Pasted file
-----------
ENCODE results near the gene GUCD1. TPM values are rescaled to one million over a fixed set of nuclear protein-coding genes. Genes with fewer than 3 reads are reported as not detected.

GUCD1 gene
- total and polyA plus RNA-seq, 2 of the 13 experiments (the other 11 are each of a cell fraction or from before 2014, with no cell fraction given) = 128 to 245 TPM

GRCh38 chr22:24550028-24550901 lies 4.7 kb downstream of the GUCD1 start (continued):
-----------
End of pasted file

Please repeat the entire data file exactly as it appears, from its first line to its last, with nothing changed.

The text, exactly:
ENCODE results near the gene GUCD1. TPM values are rescaled to one million over a fixed set of nuclear protein-coding genes. Genes with fewer than 3 reads are reported as not detected.

GUCD1 gene
- total and polyA plus RNA-seq, 2 of the 13 experiments (the other 11 are each of a cell fraction or from before 2014, with no cell fraction given) = 128 to 245 TPM

GRCh38 chr22:24550028-24550901 lies 4.7 kb downstream of the GUCD1 start (continued):